No, a Study Did Not Show That Same-Sex ‘Marriage’ Laws Reduce Teen Suicide Rates

Sloppy statistics and sad science

By William M Briggs Published on February 23, 2017

You probably saw the breathless reports suggesting, as CNN did, that “same-sex marriage may decrease teen suicide attempt rates, study says.” Ah yes, a study. A statistical study. That’s supposed to give it gravitas. In fact many, perhaps even most, statistical studies simply can’t be trusted. Certainly not this one.

The study in question is the peer-reviewed paper “Difference-in-Differences Analysis of the Association Between State Same-Sex Marriage Policies and Adolescent Suicide Attempts” by Julia Raifman, Ellen Moscoe, and S. Bryn Austin, in the once-prestigious journal JAMA Pediatrics.

This widely touted work purports to have discovered, using statistical methods, “that same-sex marriage policies were associated with a 7% reduction in the proportion of all high school students reporting a suicide attempt within the past year.” The authors say there is now “empirical evidence for an association between same-sex marriage policies and mental health outcomes.”


Think about what the authors are implying: that the mere presence of gmarriage — government-defined marriage, as opposed to marriage defined by reality — stops teens from reporting suicide attempts.


If what these authors are eager to imply is true, it must have been that some teenagers before gmarriage reported trying to kill themselves because there was no such thing as gmarriage. Or it must be that some teenagers after gmarriage became the “law of the land” thought to themselves, “You know, I was going to report trying to kill myself. But now that Bert and Ernie can be gmarried, I won’t report it.” (Both could be true.)

About the number of teenagers who actually killed themselves because of the absence of gmarriage — or because of the presence of gmarriage — nobody knows. The study only relates how many kids self-reported suicide attempts. Since most of the kids giving answers were 15-16, it can’t have been because of actual forbidden gmarriage or marriage ceremonies that caused reporting suicide attempts (of course, there could have been a handful of child brides or grooms in the data).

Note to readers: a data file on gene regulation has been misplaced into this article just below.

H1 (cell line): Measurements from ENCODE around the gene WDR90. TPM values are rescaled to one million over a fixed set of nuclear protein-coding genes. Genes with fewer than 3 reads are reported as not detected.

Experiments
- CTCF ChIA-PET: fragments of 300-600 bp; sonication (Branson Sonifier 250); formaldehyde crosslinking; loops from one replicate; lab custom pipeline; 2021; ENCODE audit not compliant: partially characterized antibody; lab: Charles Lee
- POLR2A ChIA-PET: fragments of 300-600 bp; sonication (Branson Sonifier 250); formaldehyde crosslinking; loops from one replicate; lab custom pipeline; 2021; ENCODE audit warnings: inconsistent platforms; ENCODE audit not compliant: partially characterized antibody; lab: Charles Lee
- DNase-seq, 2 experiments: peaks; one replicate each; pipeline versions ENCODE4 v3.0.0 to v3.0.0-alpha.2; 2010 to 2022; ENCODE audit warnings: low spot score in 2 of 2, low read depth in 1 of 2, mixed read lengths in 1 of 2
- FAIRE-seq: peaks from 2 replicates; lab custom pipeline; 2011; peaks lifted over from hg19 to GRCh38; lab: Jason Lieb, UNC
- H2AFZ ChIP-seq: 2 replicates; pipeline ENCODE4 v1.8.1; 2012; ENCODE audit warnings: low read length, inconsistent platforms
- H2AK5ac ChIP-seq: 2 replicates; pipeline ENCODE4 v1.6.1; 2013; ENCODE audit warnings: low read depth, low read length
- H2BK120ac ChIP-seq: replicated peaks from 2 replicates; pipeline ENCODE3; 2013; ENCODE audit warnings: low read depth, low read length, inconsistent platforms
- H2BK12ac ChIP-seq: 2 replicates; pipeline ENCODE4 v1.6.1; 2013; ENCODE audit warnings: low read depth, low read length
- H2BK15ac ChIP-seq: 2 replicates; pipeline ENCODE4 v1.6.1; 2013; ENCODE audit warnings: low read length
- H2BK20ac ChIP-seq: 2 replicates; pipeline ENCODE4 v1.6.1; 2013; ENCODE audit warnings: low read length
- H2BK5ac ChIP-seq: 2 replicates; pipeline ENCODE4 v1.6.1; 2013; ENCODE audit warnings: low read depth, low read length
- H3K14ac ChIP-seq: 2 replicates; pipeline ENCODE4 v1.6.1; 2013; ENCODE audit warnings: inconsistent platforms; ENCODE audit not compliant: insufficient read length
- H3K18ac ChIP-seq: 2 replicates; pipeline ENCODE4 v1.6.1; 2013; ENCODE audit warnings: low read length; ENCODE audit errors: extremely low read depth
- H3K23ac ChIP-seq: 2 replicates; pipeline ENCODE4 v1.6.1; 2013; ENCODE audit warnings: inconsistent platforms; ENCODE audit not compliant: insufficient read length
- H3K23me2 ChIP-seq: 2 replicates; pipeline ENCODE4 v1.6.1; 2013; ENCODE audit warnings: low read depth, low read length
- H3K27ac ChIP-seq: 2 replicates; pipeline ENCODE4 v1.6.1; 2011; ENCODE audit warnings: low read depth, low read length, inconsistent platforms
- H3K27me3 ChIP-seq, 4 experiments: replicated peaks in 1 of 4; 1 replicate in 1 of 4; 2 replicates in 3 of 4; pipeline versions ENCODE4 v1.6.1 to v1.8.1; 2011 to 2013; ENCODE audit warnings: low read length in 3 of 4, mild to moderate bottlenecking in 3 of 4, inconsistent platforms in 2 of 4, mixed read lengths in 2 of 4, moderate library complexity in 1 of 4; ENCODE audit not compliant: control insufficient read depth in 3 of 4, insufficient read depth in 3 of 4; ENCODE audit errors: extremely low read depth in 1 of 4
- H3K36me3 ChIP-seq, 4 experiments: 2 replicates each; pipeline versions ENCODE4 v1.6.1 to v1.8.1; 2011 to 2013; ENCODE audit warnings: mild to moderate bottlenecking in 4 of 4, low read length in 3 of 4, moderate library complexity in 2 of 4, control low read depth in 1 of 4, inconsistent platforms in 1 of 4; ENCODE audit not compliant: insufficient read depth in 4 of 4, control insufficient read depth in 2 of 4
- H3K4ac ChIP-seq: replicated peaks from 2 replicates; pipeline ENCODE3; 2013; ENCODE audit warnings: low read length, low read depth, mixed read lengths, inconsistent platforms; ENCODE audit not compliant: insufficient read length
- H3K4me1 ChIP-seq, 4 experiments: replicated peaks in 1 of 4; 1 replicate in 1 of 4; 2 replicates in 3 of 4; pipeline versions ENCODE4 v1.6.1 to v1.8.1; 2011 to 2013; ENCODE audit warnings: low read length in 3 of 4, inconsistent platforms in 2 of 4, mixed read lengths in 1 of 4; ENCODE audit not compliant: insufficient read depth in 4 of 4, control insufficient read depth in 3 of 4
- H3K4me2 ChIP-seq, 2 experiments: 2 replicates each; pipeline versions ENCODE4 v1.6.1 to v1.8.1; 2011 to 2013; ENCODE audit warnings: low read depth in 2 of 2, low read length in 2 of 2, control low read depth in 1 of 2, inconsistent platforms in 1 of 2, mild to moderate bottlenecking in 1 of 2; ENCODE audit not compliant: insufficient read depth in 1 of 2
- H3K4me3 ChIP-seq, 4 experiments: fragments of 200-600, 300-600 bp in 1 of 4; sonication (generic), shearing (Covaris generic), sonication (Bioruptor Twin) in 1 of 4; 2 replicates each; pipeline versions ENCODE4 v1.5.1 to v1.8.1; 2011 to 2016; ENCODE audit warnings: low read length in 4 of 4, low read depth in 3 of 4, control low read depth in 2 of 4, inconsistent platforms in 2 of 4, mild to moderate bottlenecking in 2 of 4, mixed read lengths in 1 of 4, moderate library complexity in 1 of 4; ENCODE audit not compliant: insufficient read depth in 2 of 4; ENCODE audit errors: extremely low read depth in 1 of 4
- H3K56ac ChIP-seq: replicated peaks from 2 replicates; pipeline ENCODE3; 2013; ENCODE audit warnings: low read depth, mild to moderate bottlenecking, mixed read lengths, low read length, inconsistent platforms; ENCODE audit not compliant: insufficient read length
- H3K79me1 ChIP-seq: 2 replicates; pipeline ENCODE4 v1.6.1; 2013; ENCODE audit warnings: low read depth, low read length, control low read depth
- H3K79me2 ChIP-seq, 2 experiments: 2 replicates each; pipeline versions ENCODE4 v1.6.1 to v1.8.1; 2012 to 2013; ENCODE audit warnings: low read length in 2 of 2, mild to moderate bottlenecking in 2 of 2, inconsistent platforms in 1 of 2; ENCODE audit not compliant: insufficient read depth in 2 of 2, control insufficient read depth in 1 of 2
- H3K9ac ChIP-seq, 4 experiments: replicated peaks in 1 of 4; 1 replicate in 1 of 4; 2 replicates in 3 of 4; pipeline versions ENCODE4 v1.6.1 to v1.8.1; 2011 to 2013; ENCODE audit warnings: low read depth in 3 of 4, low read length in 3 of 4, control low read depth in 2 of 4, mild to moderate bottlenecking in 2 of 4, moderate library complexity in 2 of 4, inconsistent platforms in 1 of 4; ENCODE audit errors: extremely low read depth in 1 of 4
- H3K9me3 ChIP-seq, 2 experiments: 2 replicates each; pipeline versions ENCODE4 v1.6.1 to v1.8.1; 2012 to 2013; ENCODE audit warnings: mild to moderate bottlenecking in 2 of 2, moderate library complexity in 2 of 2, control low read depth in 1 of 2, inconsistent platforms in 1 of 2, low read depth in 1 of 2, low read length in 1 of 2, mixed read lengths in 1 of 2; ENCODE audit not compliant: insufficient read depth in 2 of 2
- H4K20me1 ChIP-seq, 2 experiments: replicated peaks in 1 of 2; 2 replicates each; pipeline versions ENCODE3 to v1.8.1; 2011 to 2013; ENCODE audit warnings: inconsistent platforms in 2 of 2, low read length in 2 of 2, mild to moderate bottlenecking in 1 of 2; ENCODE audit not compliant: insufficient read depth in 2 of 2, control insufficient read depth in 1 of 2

This is among all teens, mind you, and not just the minority reporting same-sex attraction or other non-biologically oriented sexual desires. The authors claim the effect was greater in the sexual minority.

Weighted Realities

Forgive the dive into the details, but it’s necessary to see what’s really happening. Via a complicated massaging of numbers, the authors say that before gmarriage

a weighted 8.6% of all high school students and 28.5% of 231 413 students who identified as sexual minorities reported suicide attempts before implementation of same-sex marriage policies. Same-sex marriage policies were associated with a 0.6-percentage point…reduction in suicide attempts, representing a 7% relative reduction in the proportion of high school students attempting suicide owing to same-sex marriage implementation.

A weighted 8.6% to a weighted 8%, they say. This is a 7% reduction, all right, but a minor tweak in the actual weighted number. The numbers are weighted averages across several states and the result of a statistical model called a linear regression. The 0.6 drop is not observed, but is the output from a model.